In the Face of Anger
When someone else is angry, the cardinal rule is simple (but counterintuitive!): do not tell them to calm down.
Those two words, no matter how gently you say them, will have the same effect as tossing gasoline onto the fire of anger: incendiary.
As you now know, anger is never an emotion within itself, but is a symptom of or mask for an underlying (primary) emotion. Directly addressing the anger is akin to applying a Band-Aid to a festering wound without addressing the cause of the injury.
So, what should you do about another person’s anger?
Once again: nothing. There is nothing you can do that will eliminate the anger if you try to assuage the anger itself.
Tune In to Primary Feelings
Instead, tune in to the primary feeling that your boss, your child, or your friend is likely experiencing such as feeling ashamed, abandoned, unheard, or uncared for. This accomplishes two important tasks: you won’t respond angrily, as you will not personalize their behavior or words when recognizing their pain, and you will be able to get to the root of the issue and work toward real resolution of the issue.
Take a step back and realize that their anger is not all about you; rather, it signals that he or she is feeling strong emotions or has taken your actions or words personally. Replace your reaction of “My spouse flew off the handle at me, I didn’t even do anything wrong, that’s so unfair!” with “My spouse feels unloved, frustrated, or disrespected.” The new response will help you feel the other person’s pain, empathize, defuse the anger, and move forward effectively to a solution.
Often, we instinctively respond to an angry attack with anger of our own. People who are prone to anger typically have low self-esteem, which is a natural pairing: when someone feels that everyone is out to get them or that they can never get anything right, they remain in a heightened state of vulnerability and negative emotion that easily morphs into anger. They perceive innocuous situations – she didn’t wait for me outside or he was humming while I was talking – as a personal slight: I always come second to everyone else in his life, she doesn’t care about me, they’re ignoring me because they think I’m worthless.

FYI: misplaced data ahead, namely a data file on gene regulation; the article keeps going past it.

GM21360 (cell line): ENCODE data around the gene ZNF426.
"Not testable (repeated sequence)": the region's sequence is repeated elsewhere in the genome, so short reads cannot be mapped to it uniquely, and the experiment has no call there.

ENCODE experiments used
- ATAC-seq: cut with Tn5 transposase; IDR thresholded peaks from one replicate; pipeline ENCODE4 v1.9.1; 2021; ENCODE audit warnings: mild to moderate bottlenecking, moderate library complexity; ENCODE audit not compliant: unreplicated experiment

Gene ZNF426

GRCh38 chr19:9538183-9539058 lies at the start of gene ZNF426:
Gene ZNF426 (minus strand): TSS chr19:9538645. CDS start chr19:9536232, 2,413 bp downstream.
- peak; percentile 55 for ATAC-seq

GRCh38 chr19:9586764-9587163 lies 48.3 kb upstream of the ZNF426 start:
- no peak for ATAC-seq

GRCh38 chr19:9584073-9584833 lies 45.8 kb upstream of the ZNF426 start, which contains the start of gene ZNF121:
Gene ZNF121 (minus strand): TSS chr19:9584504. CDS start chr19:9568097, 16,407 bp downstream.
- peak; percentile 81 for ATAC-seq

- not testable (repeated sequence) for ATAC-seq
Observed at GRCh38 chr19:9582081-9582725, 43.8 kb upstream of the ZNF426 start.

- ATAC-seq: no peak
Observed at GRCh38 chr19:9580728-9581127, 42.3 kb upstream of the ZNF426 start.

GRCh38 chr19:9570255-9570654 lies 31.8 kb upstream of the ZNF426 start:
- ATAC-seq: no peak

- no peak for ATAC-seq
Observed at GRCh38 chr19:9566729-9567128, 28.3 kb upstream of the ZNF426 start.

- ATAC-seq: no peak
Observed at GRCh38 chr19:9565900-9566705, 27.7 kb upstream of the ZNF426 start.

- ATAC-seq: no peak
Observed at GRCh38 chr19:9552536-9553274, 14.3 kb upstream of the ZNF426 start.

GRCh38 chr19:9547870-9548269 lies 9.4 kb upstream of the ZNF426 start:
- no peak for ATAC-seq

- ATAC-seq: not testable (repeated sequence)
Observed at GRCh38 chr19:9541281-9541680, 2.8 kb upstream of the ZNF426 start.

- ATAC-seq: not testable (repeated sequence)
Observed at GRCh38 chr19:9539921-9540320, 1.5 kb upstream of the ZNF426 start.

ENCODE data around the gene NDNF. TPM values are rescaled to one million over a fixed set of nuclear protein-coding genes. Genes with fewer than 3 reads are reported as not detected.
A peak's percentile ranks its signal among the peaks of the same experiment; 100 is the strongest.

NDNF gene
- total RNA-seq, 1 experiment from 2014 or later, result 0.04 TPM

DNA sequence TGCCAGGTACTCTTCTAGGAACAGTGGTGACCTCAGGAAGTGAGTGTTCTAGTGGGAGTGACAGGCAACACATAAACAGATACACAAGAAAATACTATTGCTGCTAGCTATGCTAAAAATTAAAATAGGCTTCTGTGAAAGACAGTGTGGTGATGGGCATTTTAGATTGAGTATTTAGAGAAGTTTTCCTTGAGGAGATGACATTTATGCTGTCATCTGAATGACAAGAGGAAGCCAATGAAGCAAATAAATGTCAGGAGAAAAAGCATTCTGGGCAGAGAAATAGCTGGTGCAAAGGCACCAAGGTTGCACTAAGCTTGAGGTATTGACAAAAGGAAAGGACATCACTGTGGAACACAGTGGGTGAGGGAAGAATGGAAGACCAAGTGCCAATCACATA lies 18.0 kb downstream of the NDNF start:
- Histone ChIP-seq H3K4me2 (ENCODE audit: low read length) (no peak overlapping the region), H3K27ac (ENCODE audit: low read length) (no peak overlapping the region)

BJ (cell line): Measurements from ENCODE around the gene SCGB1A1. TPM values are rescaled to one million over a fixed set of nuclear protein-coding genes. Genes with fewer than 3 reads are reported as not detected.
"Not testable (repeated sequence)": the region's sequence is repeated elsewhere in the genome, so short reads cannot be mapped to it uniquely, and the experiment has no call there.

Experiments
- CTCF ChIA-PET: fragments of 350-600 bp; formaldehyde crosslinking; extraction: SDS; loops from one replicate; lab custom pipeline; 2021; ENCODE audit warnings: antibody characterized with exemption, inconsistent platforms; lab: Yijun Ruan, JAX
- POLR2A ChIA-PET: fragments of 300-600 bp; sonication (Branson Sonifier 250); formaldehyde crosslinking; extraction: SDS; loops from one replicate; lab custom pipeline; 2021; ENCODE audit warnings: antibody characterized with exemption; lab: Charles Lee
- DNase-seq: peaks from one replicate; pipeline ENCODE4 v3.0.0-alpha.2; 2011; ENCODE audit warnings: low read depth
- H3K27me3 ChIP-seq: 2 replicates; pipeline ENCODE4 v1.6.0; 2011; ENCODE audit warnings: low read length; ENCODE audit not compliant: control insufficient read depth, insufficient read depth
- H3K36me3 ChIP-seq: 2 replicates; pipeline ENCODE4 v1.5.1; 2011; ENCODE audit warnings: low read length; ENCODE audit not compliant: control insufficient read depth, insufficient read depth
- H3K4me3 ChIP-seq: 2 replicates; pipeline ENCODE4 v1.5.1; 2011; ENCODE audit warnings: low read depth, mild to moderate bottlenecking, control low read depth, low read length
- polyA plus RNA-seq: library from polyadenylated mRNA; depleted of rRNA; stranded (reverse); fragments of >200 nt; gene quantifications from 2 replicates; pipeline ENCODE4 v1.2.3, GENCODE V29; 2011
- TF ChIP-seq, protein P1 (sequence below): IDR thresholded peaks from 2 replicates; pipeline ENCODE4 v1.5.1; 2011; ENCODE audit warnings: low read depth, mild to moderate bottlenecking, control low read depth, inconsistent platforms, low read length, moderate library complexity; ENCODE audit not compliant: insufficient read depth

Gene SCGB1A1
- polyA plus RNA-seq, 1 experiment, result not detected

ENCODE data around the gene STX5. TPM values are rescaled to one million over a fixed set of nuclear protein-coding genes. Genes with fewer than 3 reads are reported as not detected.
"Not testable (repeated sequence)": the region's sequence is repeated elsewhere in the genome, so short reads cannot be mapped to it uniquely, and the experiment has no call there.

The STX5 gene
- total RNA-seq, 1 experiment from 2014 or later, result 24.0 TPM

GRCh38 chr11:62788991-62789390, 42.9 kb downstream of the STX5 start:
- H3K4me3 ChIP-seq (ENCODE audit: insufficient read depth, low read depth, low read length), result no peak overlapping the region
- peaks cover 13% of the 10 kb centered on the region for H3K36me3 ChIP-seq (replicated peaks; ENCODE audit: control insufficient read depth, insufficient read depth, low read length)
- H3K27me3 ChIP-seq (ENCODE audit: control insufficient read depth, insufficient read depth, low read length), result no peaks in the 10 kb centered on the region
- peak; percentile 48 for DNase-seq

Conversely, someone with healthy self-esteem finds it easier to realize that others’ reactions are not all about them; these people are less prone to hurt feelings and, consequently, to anger.
Acknowledge the Other’s Pain
That said, properly acknowledging the angry person’s actual pain and then using “I” statements can magically diminish anger by showing that your actions or words have everything to do with yourself rather than with them. If your boss looks upset when you show up late, identify the underlying emotion – he feels like you don’t value the workplace goals or are taking advantage of him – and make it about you rather than him: “I’ve really been trying, but some days it’s difficult for me to get here on time because I’m going through something hard right now.”
This concept is especially valuable in the parent/child dynamic. If your child accuses you of being the world’s worst mom, don’t respond with anger or defensiveness; tap into the emotion he or she is feeling. It’s easy to label a child’s words or actions as “chutzpah,” but true chutzpah is quite rare; take notice if you’re often triggered by your child’s behavior, because that often means that you’re taking it personally. It’s often the insecurity of a parent, masking thoughts like I’m not a strong enough parent and everyone has always taken me for granted, now even my own kid doesn’t listen to me.
As long as the relationship is a healthy and non-abusive one, validate their primary emotion – not their anger – and wait for the anger to subside. Once they’ve calmed down (without you ever saying those words!), have an open conversation: broach what you think may have driven their reaction, listen to their response, and reassure them that you did not intend to hurt, insult, ignore, or embarrass them. Apologize when appropriate and reiterate that your actions came from a place of love and care. You will likely see how receptive your child/friend/spouse will be and how an authentic conversation with real change will follow.
Next month, we’ll address common manifestations of primary emotions and how to recognize them in yourself and others.
Dr. Yossi Shafer, PhD is the clinical director and a clinical psychologist at Empower Health Center, a private practice of multispecialty psychotherapists. They have offices in Deal/Long Branch and Lakewood and can be reached at (732) 666-9898 or firstname.lastname@example.org.